The endocannabinoid system is involved in regulating practically every biological function including appetite, sleep, memory, reproduction, mood, sexual arousal, the immune system, and cell growth.
Not only that, but almost every case of illness indicates some instance of endocannabinoid misregulation. Sometimes this misregulation is a cause of disease, while in others it’s a sign that the body is trying to heal itself.
To put it simply, a functioning endocannabinoid system is key to optimum health.
Clinical Endocannabinoid Deficiency Syndrome
It’s thought that today’s lifestyle factors like stress, lack of sleep, alcohol consumption, and poor diet can impede our endocannabinoid system, affecting what’s known as endocannabinoid tone.
American Neuroscientist and Cannabinoid Researcher Dr Ethan Russo has postulated that many 21st century illnesses categorized by an oversensitivity to pain could be caused by endocannabinoid deficiency. This could include migraines, fibromyalgia, IBS, and even multiple sclerosis.
Measuring endocannabinoid levels in our bodies isn’t a straightforward task because they’re only produced on demand and their uptake is almost instantaneous. However, in his paper, “Clinical Endocannabinoid Deficiency Reconsidered: Current Research Supports the Theory in Migraine, Fibromyalgia, Irritable Bowel, and Other Treatment-Resistant Syndromes,” Russo found diminished endocannabinoid levels in cerebrospinal fluid in patients with those stated conditions.
Russo suggests that introducing cannabinoids from cannabis and hemp can go some way to redressing this endocannabinoid deficiency and in turn alleviate the symptoms experienced. Indeed, anecdotal reports from fibromyalgia, IBS and migraine patients who successfully use cannabis and hemp to reduce the pain associated with their conditions seem to back this theory.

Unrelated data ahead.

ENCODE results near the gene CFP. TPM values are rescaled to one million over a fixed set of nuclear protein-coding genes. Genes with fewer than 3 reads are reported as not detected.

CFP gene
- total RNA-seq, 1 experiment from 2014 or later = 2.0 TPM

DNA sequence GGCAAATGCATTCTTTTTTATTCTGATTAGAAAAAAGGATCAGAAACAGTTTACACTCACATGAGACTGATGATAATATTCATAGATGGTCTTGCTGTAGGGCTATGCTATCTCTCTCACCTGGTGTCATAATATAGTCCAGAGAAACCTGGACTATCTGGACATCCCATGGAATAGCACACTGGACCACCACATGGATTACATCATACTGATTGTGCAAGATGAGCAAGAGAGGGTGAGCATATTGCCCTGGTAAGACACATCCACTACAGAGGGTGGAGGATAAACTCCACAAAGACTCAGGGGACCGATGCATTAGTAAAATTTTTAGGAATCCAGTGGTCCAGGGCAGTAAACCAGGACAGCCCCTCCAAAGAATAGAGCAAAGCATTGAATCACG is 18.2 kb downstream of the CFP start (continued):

Can CBD Boost The Endocannabinoid System?
As knowledge about endocannabinoid health becomes more widespread, ways to keep the ECS functioning optimally have become a focus of natural health practitioners.
Top of the list is CBD oil. This is partly because CBD oil derived from hemp is a legal way of enjoying the endocannabinoid benefits of cannabis without the psychoactive side effects. Not only that, CBD has a much subtler effect on our endocannabinoid receptors than THC, which acts a bit like a sledgehammer.
That’s because CBD barely binds to our endocannabinoid receptors at all. Instead, CBD is thought to boost “endocannabinoid tone” by blocking Fatty Acid Amide Hydrolase (FAAH), the enzyme responsible for breaking anandamide down in our bodies.
It’s thought that, by impairing FAAH activity, CBD allows anandamide to be present longer in the brain’s synapses, giving the endocannabinoid more time to do its mood boosting and anti-inflammatory good work.
More research needs to be done to really understand the intricacies of our endocannabinoid system and the role CBD might play in maintaining endocannabinoid health, but with places like Mind Body Green naming the endocannabinoid system a key wellness trend to look out for in 2019, we know we’ll be hearing a lot more about its role in keeping us well and happy.